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In his introduction to the book, Neil Gaiman notes that most science fiction, while being about the future, is a product of the times in which it was written. Therefore, most science fiction can be easily dated within the first two pages. Books from the 80s read like Neuromancer, with their despairing cyber-topiae, books from the 50s all sound like Arthur C. Clarke, and books from the 70s have entirely too much sexual subtext.
The Stars My Destination was originally published in 1956, but damned if it feels that way. Probably because so much 50s sci-fi predicted the shiny-jumpsuit future where the biggest problem we face is robot Armageddon. This book, on the other hand, deals realistically with the problems of the future. One of which is the realistic implications of "jaunting," the will-driven teleportation that any normal person should be able to achieve, albeit to different magnitudes. The ability to move yourself up to 1,000 miles with a thought creates a terrible economic and social upheaval, reordering the way that humans have lived ever since we figured out how to fit wheel to axle.
The other element that I likesd was that of the corporate ruling class that runs thoroughout the book. While there is no explicitly shown "lower class," the overarching power of the corporate clans tacitly demands the existance of an impoverished working class, full of ignorant laborers who will just work for their day's pay.
Such is Gully Foyle. He's presented to us in the beginning as a near-animal brute, thinking of only one thing - survival alone in deep space. As it turns out, he's very good at that, and eventually manages to signal a passing spaceship to pick him up. But, when the ship passes him by, his thoughts turn to a new white-hot focus: revenge. And with revenge in mind, it turns out, you can accomplish damn near anything.
The path that Foyle takes is long and complicated, driving him from the highest of high society to the depths of the earth, and at each stage of his quest, he becomes more than he was. Gully Foyle goes from animal to man, and then on to something more....
I tore through this book in a couple of days, and enjoyed most of it very much. Most of it. The ending fell flat for me, though. For the majority of the book, Bester was trying to get us to cheer for this revenge-driven brute, this animal in human flesh who, no matter how well he learns to speak or dress, is still driven by his burning flame of vengeance. In the beginning, in fact, he reminded me a lot of Marv from Sin City - The Hard Goodbye. As we get to the end, though, it seems like Bester felt compelled to throw in some social commentary about the inherent goodness of the masses of humanity and our limitless potential or some other such nonsense. I didn't buy it. Foyle's switch from selfish individual to quasi-messianic superhero seemed really forced. I would have been happier if he'd just killed the people who needed killing and then went off to explore the universe.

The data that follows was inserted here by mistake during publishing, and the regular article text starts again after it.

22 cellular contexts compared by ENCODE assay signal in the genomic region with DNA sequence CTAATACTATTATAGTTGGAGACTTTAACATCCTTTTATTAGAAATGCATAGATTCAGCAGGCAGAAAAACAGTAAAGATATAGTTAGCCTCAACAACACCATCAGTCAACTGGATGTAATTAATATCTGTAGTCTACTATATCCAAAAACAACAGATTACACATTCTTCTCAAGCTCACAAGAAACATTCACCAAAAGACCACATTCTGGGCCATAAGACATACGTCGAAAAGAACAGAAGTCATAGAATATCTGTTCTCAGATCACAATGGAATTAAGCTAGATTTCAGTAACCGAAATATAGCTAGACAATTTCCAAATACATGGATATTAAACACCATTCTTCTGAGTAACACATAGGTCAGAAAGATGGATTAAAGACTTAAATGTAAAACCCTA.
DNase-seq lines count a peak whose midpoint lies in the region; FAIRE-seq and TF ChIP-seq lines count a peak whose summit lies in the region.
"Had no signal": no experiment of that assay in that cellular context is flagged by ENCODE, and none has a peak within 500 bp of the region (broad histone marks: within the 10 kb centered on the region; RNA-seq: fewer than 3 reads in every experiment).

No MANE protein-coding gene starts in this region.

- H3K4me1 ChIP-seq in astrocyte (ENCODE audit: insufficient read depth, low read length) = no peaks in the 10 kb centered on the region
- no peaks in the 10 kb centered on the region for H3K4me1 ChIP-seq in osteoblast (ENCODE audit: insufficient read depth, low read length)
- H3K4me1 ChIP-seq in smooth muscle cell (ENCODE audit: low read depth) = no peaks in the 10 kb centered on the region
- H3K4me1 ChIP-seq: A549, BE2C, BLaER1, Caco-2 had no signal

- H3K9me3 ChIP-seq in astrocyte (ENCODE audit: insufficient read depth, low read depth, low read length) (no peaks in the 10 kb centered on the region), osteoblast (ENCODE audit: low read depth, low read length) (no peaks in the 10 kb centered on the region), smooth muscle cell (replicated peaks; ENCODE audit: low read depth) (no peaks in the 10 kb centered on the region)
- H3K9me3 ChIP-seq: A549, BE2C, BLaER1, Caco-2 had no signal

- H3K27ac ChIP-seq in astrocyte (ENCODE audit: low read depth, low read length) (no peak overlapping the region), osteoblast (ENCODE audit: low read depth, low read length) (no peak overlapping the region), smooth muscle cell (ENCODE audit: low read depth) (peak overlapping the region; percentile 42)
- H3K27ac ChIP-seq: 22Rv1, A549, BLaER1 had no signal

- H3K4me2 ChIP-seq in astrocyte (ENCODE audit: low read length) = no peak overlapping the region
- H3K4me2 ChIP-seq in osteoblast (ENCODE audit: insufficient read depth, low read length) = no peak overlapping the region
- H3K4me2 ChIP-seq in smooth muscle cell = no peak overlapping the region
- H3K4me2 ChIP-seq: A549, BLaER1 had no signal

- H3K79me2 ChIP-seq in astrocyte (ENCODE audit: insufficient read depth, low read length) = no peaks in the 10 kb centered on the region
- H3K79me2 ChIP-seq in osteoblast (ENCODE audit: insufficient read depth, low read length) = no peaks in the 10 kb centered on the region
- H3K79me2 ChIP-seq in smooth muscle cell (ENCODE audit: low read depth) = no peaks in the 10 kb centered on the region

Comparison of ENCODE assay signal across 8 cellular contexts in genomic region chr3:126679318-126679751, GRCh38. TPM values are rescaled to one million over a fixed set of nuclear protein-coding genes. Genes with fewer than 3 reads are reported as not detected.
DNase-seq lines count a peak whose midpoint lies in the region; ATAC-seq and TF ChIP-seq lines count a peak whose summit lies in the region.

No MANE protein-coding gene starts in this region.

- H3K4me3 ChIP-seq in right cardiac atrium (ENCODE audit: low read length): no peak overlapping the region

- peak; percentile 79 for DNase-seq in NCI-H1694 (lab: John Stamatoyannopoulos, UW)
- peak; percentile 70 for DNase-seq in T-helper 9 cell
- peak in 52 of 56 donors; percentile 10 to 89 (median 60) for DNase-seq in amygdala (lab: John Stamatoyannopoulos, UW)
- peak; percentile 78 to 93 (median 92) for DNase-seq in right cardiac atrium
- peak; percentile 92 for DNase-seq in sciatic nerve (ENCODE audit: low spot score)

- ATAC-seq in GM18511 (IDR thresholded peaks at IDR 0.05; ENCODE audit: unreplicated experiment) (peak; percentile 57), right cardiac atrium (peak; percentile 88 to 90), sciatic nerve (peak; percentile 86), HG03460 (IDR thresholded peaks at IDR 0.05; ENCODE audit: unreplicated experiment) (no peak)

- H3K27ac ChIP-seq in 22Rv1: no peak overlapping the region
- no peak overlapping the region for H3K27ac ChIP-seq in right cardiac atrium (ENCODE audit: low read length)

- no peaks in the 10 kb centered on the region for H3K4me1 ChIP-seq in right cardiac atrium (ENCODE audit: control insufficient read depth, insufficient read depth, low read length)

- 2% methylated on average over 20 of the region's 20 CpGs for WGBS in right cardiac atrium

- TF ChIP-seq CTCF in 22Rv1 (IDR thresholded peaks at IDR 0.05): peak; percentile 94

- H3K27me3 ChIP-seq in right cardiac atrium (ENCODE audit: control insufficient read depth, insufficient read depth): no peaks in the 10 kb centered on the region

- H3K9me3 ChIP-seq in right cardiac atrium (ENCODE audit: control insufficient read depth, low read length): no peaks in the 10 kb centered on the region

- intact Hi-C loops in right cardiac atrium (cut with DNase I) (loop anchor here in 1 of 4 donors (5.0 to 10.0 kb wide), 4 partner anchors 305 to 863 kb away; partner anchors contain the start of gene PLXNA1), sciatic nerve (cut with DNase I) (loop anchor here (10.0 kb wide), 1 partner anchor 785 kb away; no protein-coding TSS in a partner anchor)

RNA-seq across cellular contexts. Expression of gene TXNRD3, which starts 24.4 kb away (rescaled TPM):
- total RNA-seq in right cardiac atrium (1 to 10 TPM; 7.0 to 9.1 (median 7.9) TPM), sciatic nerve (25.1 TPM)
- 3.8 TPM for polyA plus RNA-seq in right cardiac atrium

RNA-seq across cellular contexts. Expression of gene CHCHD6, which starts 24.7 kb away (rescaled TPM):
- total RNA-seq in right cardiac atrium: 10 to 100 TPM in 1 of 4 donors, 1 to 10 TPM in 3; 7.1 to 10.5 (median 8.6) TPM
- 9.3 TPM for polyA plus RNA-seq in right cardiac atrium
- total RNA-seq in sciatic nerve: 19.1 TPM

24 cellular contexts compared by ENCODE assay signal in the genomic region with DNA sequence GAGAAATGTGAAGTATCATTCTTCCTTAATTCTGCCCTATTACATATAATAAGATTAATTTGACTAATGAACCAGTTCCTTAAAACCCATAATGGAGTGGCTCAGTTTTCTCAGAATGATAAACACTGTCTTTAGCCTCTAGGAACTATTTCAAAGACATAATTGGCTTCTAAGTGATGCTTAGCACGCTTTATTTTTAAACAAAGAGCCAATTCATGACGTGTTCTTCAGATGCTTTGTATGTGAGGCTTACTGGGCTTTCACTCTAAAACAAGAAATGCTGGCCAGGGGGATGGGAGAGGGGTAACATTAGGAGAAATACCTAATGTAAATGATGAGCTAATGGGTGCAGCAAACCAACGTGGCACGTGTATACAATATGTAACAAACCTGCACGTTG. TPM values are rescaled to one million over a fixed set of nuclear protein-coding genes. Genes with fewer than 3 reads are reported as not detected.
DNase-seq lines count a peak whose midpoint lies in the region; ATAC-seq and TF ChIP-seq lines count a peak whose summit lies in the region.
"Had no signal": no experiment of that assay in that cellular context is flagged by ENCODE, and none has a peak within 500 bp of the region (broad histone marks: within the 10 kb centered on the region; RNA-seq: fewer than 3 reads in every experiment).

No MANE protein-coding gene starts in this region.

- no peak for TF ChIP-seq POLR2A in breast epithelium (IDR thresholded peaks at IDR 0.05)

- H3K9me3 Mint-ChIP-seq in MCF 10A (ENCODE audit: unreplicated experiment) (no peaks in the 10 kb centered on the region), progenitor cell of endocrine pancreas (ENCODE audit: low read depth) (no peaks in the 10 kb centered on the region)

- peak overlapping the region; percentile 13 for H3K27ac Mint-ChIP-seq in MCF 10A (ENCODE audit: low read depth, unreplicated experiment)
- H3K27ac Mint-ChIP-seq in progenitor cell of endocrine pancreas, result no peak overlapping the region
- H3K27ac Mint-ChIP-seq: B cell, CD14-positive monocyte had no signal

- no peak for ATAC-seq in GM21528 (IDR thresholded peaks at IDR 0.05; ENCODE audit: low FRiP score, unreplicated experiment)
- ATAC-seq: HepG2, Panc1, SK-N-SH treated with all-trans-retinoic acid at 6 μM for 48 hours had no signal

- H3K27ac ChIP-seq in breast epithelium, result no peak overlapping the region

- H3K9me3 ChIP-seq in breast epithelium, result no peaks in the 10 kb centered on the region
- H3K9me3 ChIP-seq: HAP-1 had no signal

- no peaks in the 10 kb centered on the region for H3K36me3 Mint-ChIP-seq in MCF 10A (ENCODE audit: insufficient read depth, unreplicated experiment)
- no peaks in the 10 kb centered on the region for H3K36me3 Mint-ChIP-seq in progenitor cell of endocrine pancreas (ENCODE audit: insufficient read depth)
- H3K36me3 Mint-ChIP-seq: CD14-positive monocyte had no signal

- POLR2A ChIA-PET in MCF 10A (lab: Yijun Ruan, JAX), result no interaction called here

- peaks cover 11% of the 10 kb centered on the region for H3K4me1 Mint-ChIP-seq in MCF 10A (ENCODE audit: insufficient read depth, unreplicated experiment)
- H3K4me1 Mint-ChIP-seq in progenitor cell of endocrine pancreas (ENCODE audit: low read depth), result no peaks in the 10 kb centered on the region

Other than that, it was a great book.
 

Review: The Stars My Destination

User Review  - Goodreads

I haven't liked the book so much as to give it 4 stars, but then it's true that this book does a lot of things well, and when there are a lot of good things, you must acknowledge it. The pace is good, the story is good, there are some brilliant moments. I still expected more. Read full review

Review: The Stars My Destination

User Review  - Goodreads

I would give this two or even one star. The characters are cardboard puppets yanked by the incoherent erratic plot However I must say that a lot of sci-fi has similar sins and given that this is ... Read full review

Review: The Stars My Destination

User Review  - Goodreads

For the first time, I'm going to write a review on this book without reading other people's thoughts. There was a lot of action in this fast-paced book, but I suspect there were what you would call ... Read full review

Review: The Stars My Destination

User Review  - Goodreads

Great book, soft sci fi, really loved the ending. Read full review

Review: The Stars My Destination

User Review  - Goodreads

A progenitor as awesome as it is inventive, this book was full of vivid imagery and uncanny predictions about current day life. Although no one knows how to "jaunt," our Web is much the same and our ... Read full review

Review: The Stars My Destination

User Review  - Goodreads

Originally titled 'Tiger Tiger' after a Blake poem, Bester's novel is written like he was on fire like 'The Burning Man' who appears about midstream in this magnificent story. Terse dialogue, rapid ... Read full review

Review: The Stars My Destination

User Review  - Goodreads

The first long part seemed unoriginal to me, but all of it was redeemed it an incredible way the last 10 pages. I want to copy these pages and use them as wallpaper, so much widom snd truth that you find in them. Read full review

Review: The Stars My Destination

User Review  - Goodreads

Not as good as The Demolished man. Loads of good fun interesting sf ideas but a bit rushed and disjointed. Read full review

Review: The Stars My Destination

User Review  - Goodreads

Awesome read! I had a lot of fun reading it...this shit gets crazy! Read full review


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